When Peg saw the disaster that was my first Heritage bundt, which came out of the pan in hunks of cake both large and small, I’m pretty sure her estimation of me decreased substantially.
Did you not grease the pan? she asked.
Um, no. It’s nonstick.
What nonstick? Of course you’ve got to grease. And flour. Did you not see the deep grooves?
Her “did you not” lawyer-talk led me straight to the nonstick spray, with flour in it. Next round I sprayed, long and thorough. It worked alright. Not perfect.
Then as I was on the hunt for a perfect lemon bundt recipe, I found Maida Heatters’ East 62nd Street Lemon Cake, which you’ll see all over the place is famous for a bunch of great reasons—none of which point to the brilliant coating of fine bread crumbs in the bundt. The crumbs release the perfectly grooved Heritage out of its pan like a dream. What fun to welcome crumbs with a cake, where we’re usually working our pastry-perfection booties off to keep them away and off the scene.
I knew that there was no buttercream-coating the Heritage bundt’s deep grooves (see eggshell irritation above), but how about a glaze? I had made the most delicious raspberry glaze recently out of Molly Yeh’s yogurt book, a simple confectioners sugar glaze flavored with raspberry powder and made glossy with laban.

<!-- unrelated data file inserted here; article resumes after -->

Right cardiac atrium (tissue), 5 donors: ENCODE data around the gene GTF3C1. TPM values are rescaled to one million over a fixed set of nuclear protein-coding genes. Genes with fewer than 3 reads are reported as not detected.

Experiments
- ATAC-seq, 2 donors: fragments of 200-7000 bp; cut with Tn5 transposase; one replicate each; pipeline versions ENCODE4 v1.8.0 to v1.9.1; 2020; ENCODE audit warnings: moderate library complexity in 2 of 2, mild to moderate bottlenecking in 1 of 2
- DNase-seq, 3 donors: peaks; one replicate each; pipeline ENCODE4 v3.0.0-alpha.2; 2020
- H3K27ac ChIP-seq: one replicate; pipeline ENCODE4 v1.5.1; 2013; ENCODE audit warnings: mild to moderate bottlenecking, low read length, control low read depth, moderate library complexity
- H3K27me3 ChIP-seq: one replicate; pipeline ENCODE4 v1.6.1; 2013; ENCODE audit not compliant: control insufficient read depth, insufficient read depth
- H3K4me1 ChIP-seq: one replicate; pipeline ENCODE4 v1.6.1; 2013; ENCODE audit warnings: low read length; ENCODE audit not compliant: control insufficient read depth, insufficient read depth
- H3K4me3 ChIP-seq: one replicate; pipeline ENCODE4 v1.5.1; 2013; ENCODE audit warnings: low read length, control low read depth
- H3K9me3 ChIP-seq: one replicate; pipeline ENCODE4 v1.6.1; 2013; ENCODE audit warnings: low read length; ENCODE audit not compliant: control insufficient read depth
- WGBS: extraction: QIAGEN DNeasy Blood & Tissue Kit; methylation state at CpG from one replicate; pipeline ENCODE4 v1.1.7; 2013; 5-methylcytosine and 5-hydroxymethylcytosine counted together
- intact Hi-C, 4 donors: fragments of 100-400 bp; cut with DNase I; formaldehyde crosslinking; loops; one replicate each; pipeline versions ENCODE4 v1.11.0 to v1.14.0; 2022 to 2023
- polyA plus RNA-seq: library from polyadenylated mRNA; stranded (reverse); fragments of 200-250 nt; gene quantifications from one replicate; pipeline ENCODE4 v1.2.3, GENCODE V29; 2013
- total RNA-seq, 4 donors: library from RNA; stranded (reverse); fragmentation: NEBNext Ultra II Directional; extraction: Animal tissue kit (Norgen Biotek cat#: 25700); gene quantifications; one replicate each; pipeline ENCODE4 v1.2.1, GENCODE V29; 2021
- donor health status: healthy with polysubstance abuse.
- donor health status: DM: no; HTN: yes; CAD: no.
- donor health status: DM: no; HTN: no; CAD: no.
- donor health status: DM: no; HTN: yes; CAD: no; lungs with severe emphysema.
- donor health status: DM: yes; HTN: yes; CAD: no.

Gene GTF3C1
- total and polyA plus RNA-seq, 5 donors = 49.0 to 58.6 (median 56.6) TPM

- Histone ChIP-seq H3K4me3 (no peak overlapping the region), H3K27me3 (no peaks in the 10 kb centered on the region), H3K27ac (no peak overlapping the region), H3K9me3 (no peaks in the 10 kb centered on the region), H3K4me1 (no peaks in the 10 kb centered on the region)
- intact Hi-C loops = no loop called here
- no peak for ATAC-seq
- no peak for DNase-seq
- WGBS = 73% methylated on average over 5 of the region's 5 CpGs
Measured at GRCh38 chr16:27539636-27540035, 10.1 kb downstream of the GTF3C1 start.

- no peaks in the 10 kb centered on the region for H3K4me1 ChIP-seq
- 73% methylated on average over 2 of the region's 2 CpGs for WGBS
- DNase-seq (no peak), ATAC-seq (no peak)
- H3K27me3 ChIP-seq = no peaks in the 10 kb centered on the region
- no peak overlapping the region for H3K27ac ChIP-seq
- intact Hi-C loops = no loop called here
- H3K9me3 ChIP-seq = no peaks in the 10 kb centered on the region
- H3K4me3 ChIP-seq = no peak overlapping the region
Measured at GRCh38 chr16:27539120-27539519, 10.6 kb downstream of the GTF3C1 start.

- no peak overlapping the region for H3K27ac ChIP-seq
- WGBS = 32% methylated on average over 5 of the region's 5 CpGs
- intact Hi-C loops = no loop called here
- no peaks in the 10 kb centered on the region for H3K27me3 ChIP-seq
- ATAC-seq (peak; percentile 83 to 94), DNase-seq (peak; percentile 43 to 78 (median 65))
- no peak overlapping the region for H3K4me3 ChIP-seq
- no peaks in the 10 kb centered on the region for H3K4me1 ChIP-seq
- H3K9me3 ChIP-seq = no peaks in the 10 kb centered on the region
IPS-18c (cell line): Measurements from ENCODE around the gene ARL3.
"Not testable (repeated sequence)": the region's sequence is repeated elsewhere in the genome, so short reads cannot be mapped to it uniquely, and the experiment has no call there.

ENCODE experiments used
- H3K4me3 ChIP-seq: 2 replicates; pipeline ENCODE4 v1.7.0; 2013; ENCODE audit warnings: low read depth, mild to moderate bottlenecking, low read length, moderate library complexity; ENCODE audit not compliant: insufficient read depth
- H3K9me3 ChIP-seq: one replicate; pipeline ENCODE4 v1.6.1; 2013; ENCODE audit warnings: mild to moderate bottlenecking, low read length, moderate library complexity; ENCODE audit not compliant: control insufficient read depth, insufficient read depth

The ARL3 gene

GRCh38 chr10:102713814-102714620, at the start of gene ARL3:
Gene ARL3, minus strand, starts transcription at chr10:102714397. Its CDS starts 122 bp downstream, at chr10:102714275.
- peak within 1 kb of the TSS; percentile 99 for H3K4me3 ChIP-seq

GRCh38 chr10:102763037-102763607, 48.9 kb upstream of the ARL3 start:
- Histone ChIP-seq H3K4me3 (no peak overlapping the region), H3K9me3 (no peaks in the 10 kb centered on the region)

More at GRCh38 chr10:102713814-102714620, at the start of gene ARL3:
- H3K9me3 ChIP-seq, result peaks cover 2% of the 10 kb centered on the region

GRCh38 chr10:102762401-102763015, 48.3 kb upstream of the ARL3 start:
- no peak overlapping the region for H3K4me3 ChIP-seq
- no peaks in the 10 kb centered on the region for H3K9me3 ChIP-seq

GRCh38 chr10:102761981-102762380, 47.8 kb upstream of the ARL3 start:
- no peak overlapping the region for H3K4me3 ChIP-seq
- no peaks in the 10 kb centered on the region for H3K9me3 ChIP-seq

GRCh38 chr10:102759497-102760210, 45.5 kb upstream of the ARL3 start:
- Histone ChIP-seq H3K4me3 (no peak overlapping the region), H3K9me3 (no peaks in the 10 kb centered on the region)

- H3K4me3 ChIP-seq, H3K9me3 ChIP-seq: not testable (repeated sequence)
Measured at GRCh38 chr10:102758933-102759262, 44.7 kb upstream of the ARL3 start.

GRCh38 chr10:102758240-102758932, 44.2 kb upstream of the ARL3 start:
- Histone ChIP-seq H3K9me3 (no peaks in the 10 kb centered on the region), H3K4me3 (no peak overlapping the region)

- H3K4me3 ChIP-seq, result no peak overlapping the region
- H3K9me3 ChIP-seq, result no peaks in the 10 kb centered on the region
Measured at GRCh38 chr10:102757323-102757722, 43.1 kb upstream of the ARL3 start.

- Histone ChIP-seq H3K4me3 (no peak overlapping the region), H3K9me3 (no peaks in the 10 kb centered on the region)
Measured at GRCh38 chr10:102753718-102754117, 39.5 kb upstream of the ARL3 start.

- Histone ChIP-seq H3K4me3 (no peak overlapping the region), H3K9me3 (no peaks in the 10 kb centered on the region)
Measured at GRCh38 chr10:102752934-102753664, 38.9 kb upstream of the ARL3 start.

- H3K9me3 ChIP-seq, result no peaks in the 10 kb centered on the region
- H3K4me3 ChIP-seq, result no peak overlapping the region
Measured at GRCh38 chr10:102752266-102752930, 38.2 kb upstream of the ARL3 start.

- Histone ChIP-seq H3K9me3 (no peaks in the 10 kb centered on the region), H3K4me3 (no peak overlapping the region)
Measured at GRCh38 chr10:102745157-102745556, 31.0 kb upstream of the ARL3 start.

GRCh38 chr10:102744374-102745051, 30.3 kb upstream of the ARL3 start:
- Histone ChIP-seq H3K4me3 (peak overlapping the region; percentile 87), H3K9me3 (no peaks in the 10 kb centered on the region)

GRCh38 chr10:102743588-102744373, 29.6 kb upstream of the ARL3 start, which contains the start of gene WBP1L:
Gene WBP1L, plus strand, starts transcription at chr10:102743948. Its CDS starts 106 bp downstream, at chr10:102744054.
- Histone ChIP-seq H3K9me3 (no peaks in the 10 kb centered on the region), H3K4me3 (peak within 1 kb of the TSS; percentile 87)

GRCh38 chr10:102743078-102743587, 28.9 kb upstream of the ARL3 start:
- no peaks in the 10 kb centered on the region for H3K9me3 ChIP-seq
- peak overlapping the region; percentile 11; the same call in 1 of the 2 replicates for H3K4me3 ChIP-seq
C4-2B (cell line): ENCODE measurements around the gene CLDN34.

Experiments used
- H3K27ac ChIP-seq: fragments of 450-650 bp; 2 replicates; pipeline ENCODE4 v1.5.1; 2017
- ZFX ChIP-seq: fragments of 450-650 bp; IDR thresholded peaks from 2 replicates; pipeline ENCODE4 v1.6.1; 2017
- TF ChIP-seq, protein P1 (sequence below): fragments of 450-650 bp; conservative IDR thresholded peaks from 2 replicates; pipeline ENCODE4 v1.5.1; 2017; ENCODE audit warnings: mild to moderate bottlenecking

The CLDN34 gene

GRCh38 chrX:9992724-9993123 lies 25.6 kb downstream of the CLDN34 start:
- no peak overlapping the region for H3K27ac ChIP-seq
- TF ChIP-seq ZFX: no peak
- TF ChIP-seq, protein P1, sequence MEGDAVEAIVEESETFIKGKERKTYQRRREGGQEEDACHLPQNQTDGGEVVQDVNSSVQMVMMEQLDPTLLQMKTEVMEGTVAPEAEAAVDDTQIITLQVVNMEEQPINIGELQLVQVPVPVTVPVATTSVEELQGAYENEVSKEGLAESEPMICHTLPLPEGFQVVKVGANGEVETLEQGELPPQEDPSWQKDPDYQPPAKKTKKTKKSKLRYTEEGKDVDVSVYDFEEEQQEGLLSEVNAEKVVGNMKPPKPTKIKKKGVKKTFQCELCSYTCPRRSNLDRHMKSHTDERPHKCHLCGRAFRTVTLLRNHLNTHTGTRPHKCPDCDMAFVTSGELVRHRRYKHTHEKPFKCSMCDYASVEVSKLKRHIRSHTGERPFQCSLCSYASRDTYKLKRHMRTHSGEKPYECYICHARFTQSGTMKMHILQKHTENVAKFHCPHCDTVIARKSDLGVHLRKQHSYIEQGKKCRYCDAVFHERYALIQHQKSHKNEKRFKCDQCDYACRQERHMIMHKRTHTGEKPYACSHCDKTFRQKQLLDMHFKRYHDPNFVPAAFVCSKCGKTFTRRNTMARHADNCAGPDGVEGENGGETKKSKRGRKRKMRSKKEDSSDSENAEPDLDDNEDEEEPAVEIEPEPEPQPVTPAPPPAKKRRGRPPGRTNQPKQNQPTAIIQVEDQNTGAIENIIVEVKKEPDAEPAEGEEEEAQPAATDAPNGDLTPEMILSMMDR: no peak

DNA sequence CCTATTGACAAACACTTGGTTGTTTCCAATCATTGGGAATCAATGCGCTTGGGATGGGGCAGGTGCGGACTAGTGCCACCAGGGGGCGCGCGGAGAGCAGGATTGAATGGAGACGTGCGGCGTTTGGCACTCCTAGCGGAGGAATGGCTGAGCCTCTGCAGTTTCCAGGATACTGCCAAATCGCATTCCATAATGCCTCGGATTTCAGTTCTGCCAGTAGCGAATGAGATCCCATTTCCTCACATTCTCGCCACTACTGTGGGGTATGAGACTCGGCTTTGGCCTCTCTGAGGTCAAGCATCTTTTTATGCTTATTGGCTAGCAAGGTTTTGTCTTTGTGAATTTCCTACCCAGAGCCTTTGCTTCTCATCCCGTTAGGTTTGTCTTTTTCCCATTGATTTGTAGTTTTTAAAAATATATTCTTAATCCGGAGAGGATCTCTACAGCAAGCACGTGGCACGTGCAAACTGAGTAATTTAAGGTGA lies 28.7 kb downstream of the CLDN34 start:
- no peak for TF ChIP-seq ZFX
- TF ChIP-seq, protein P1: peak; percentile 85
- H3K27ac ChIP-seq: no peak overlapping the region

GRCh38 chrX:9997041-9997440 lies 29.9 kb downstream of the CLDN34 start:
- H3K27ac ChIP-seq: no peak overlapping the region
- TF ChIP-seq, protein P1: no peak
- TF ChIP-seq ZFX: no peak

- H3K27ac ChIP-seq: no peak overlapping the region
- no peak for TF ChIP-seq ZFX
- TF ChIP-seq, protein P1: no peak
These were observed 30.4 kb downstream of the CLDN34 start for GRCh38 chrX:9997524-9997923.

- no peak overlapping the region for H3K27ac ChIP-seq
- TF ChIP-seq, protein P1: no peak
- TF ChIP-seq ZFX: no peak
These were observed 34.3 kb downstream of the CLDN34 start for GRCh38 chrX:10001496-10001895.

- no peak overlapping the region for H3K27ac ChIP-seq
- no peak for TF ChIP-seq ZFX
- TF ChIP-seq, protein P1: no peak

I’m as big a fan as you are of the glaze that drips and freezes halfway down the sides of the bundt. But with the shape of the Heritage, I didn’t want that look. I wanted to accentuate the deep grooves even more. What if I made a big huge bowl of that glaze, enlivened it even more with rose water, and poured that ALL OVER the Heritage?!
You know the answer. A Lemon Bundt with Raspberry Rose Glaze. Nobody will even think about why you didn’t make chocolate, and love will, I assure you, bloom.
Lemon Bundt with Raspberry Rose Glaze
The moist, wonderful cake is Maida Heatter’s East 62nd Street Lemon Cake, without her lemon glaze. Plus, I like to rub the lemon zest into the sugar to release the lemony oils (as we do in our lemon meringue tart here). Yes, you can leave the rose out of the raspberry glaze, but I’m telling you it’s not there as perfume. The rose is barely detectable but elevates the glaze perfectly. If you have any leftover cake, try making a layered trifle with it. Pow.
For the cake:
- 1/2 cup fine dry breadcrumbs, for the pan
- 2 tablespoons very soft butter, for the pan
- Fine zest of two washed organic lemons
- 2 cups granulated sugar
- 3 cups sifted all-purpose flour (measure after sifting)
- 2 teaspoons baking powder
- 1/2 teaspoon fine sea salt